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Enhancing and Safeguarding Your Telemedicine Practice
Written by Azeen Sadeghian, MD, FAAD
The COVID-19 crisis has brought with it the onset of an unprecedented healthcare situation. The Centers for Medicare and Medicaid Services (CMS) have broadened Medicare telemedicine services to promote access to care without subjecting patients to unnecessary viral exposure. As a result, telemedicine visits are increasing due to an attempt to keep most patients at home and limit the spread of the virus within our population.
Consider following these tips to enhance your telemedicine practice.
1. Do your research
Although many insurance providers typically follow CMS guidelines, various insurance carriers typically have differing stipulations.
Insurance and reimbursement guidelines also vary nationally due to new legislation passed by individual states; these legislations mandate protections and allow for more relaxed protections around protected health information for medical providers who are using telemedicine platforms.
Many national and specialty medical organizations are posting their own quick guides or telemedicine tool kits as references.
2. Triage first and request additional information upfront
Know that not every patient is a good candidate for virtual care.
Ensure your office has an appropriate triage system to help determine who can be rescheduled, who needs a telemedicine visit scheduled, or who needs to be seen in person urgently.
If a patient is appropriate for a telemedicine visit, then let them know how it will be billed so that the patient knows what to expect.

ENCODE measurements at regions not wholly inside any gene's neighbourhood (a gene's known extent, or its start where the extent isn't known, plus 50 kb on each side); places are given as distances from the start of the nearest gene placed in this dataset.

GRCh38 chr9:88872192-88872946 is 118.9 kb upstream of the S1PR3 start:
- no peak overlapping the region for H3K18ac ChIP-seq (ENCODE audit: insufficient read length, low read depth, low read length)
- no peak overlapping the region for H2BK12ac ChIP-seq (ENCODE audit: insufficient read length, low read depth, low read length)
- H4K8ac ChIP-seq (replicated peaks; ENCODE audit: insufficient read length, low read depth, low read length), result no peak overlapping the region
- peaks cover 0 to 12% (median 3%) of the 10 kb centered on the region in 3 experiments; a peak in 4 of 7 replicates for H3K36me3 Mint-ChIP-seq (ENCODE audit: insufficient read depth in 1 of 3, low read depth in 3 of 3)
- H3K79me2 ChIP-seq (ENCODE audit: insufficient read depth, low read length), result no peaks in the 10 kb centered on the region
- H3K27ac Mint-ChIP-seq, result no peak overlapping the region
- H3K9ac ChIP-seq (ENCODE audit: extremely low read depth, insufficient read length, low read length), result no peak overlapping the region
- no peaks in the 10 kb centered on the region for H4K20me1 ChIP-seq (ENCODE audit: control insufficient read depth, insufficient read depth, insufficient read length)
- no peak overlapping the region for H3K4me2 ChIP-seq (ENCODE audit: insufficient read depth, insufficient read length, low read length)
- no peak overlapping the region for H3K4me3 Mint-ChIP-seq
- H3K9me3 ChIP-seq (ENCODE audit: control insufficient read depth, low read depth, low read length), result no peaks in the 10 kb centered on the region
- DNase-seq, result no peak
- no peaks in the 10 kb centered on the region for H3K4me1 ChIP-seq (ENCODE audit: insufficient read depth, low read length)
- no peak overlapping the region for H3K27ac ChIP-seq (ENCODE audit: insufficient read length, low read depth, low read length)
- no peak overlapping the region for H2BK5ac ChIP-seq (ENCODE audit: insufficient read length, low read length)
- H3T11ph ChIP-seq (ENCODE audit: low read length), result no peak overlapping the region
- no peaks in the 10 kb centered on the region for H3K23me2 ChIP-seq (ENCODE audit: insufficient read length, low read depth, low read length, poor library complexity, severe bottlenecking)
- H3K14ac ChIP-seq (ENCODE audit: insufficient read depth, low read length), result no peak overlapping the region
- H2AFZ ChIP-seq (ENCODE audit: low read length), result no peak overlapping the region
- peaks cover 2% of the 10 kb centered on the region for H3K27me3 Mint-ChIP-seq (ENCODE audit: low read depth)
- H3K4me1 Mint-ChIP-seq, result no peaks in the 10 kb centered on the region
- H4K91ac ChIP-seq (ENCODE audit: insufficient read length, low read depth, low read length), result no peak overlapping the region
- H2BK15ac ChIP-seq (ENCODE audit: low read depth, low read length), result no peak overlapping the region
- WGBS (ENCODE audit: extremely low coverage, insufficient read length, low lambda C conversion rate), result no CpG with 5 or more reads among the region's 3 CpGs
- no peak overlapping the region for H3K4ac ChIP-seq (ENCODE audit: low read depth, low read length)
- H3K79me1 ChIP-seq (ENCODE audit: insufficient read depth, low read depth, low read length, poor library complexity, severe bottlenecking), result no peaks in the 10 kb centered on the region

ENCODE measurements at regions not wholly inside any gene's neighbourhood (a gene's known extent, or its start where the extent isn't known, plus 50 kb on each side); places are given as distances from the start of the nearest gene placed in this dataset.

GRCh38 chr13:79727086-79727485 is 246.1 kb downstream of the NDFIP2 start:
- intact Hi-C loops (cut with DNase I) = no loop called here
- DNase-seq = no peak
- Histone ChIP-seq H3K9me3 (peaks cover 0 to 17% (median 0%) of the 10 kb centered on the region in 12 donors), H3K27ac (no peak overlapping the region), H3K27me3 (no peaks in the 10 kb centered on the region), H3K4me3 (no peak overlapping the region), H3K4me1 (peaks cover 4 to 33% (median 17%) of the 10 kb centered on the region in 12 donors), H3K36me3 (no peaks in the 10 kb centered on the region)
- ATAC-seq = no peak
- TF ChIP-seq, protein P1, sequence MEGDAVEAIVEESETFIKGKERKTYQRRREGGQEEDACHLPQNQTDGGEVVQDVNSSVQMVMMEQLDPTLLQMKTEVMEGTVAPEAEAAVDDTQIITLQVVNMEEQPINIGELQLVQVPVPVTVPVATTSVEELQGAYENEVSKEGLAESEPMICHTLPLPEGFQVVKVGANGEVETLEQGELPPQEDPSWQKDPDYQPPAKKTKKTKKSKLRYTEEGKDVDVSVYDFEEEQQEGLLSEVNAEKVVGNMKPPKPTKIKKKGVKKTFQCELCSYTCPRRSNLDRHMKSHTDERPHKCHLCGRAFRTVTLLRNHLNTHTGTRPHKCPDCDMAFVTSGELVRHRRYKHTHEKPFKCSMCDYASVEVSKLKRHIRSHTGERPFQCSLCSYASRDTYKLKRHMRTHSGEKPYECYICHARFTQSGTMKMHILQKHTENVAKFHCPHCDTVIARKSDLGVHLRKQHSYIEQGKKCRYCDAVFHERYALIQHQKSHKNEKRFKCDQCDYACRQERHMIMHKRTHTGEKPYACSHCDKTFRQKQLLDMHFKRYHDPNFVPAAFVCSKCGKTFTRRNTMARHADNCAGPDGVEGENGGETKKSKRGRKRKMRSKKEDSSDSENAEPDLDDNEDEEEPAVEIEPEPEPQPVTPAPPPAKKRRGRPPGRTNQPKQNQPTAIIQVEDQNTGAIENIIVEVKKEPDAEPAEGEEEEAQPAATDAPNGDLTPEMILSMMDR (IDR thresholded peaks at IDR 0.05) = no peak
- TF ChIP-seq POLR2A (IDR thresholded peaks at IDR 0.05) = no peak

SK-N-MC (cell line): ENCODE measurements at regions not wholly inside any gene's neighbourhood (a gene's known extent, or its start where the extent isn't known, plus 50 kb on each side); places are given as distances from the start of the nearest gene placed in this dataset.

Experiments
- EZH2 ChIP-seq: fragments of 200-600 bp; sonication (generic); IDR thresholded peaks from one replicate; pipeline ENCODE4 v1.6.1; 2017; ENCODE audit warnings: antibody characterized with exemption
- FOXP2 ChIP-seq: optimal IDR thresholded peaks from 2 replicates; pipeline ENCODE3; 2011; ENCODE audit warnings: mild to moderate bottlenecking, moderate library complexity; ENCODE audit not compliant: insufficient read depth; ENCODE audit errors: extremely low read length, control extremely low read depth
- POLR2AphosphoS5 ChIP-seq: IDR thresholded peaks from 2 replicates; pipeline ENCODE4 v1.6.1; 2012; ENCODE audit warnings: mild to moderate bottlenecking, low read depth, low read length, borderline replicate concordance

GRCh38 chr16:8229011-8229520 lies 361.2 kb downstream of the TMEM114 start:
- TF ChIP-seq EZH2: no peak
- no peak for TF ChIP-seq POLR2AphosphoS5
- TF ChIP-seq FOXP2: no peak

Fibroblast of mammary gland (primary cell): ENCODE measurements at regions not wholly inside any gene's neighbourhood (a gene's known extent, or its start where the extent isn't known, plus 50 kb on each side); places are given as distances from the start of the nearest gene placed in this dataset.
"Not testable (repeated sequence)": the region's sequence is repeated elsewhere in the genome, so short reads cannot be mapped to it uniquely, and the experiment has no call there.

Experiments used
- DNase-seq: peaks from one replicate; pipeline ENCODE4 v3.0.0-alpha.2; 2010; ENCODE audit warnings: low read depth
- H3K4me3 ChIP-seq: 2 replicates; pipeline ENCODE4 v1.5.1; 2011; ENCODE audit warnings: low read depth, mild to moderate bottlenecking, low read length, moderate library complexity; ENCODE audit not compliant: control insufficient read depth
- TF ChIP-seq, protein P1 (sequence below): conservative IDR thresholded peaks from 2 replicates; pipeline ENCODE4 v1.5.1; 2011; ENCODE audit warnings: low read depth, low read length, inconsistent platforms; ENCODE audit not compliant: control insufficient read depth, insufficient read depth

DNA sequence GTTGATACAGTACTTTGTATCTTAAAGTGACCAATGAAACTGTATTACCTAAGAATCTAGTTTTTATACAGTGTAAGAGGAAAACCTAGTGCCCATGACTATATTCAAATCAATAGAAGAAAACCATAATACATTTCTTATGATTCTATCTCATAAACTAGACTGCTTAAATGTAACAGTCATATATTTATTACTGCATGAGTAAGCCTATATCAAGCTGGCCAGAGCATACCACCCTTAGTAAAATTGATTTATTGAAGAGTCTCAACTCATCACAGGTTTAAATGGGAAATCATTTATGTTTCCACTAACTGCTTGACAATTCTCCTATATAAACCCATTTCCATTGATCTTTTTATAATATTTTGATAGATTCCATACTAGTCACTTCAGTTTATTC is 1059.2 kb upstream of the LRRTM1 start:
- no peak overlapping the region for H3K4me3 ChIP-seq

Be sure to request any useful data, photo, or lab/imaging/biopsy reports to help make your visit more efficient and comprehensive.
3. Ensure your workspace and computer are as HIPAA compliant as possible
Enforcement is being relaxed so that providers can quickly relay appropriate, safe patient care; as a result, non HIPAA-compliant platforms are momentarily allowed due to this unprecedented national health emergency. However, avoid using public social media platforms such as TikTok or Facebook.
Let your patient know if your internet connection or technology is not secure.
4. Don’t wing it
Practice a trial run with your office staff to identify possible issues in advance.
Establish who can assist you with any technological issues.
Know which type of virtual care is best for you and your patient. Click here to download a telemedicine workflow infographic.
5. Understand the 3 main types of interactive care
Medicare telehealth visits (aka virtual visits): A visit that uses an interactive telecommunication platform between a patient at home and a provider. These are similar to visits that would be held interactively in person. Instead, these are performed via telecommunication if deemed appropriate by the provider.
Virtual check-ins: A brief 5-to 10-minute two-way communication with established patients for the purpose of triaging. This includes a remote evaluation of video and/or images submitted by an established patient.
E-visits: Communication between patient and provider through their online patient portal.
Telephone encounters when technology issues arise of patients do not have access to a smartphone or computer. Learn more about the 3 types of visits as classified by CMS here.